Toyota is the leader of the hybrid technology with its Prius. The Prius was the world’s first mass-produced hybrid car (Case, paragraph 2, ‘The Prius…higher speeds.’). Toyota used the Prius as the centre-piece of their campaign to give themselves a more environmental image compared to their rivals. The reason why the Prius was such a success and other hybrid models were having troubles to get buyers, is that the buyers of the Prius want to make a statement about themselves. They want to show people that they are more environmentally aware then other people.
Toyota recently had some troubles with their cars in 2010 (Case, paragraph 7, ‘In 2010…brake problems.’). They had to re-call 437,000 hybrid cars because of some brake problems. All over the world people want to have this new hybrid car but the world’s second-largest car market is China (Case, paragraph 8, ‘China, meanwhile…surges ahead.’) The second-largest auto industry used to be in Japan but China overtook it three years ago and China is going to surpass the United States as well. But although they had to deal with some setbacks, Toyota is planning to develop the hybrid technology even further. They spent over $1 billion on research and development and they have plans to produce six new hybrid cars by the end of 2012 (Case, paragraph 10, ‘By the end…by 2020.’). But Toyota is not the only company producing hybrid vehicles any more. The degree of rivalry is getting bigger and that’s why the question now is whether Toyota should continue with the development of their hybrid technology, or should they invest in new technology that enables them to produce fully electric cars?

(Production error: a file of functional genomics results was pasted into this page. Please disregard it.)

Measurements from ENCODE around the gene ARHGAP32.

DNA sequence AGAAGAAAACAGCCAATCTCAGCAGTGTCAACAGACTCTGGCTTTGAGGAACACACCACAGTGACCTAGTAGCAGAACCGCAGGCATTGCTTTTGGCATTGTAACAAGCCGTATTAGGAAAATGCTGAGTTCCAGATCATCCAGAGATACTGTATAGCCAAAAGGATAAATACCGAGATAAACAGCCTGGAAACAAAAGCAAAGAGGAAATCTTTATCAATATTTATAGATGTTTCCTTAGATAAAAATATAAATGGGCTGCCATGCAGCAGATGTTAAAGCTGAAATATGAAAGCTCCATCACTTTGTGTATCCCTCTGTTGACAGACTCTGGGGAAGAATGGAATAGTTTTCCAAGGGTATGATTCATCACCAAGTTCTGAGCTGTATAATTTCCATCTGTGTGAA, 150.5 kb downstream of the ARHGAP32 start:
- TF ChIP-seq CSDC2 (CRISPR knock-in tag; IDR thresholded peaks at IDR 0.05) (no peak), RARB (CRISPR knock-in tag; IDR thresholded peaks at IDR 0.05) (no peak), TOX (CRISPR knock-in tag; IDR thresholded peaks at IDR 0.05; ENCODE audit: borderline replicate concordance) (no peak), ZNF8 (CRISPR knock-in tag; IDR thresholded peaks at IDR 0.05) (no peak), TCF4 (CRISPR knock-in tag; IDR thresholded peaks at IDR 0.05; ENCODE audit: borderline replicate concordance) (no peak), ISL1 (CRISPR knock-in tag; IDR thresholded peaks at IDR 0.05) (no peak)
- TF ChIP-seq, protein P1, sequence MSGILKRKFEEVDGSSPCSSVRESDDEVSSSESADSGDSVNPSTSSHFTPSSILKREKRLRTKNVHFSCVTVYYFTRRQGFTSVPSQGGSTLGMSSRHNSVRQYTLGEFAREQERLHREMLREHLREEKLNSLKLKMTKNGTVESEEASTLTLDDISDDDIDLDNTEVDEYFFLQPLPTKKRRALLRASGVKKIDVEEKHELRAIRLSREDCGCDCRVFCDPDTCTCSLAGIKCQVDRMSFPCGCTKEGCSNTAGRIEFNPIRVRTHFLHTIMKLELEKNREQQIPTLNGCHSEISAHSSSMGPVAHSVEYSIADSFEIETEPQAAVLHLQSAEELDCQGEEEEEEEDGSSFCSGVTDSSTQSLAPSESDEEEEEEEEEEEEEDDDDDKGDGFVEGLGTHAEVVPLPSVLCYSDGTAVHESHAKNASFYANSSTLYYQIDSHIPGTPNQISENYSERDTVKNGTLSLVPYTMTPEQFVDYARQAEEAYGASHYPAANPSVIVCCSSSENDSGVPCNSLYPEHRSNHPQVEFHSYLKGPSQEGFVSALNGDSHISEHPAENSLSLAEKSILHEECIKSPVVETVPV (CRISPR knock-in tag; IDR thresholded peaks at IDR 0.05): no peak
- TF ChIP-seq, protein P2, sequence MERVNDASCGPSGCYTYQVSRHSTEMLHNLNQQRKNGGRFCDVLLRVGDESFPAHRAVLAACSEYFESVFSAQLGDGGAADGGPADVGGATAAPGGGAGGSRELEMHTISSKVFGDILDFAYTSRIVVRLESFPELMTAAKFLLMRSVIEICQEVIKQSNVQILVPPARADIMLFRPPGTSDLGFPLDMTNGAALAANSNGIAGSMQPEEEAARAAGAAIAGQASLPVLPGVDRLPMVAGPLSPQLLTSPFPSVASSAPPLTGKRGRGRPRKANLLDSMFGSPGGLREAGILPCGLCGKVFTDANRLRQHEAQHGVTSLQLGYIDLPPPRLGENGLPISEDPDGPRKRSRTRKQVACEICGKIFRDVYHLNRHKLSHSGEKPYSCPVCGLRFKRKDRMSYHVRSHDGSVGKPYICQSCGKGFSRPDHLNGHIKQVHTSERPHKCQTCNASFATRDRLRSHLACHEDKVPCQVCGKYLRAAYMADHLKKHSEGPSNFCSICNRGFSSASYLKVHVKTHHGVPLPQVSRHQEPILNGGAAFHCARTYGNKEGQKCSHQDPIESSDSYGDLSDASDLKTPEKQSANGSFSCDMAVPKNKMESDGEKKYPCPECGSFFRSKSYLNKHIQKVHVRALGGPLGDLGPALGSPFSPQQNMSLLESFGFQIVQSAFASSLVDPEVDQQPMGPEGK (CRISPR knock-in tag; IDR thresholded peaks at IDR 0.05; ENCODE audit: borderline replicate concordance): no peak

To analyse whether Toyota should stick to hybrid technology or invest in a new technology, I decided to use the Five Forces Model. This model contents the following forces: 1. The degree of rivalry 2. Threat of new entrants (and entry barriers) 3. Supplier power 4. Buyer power 5. Threat of substitutes (Book ‘An...
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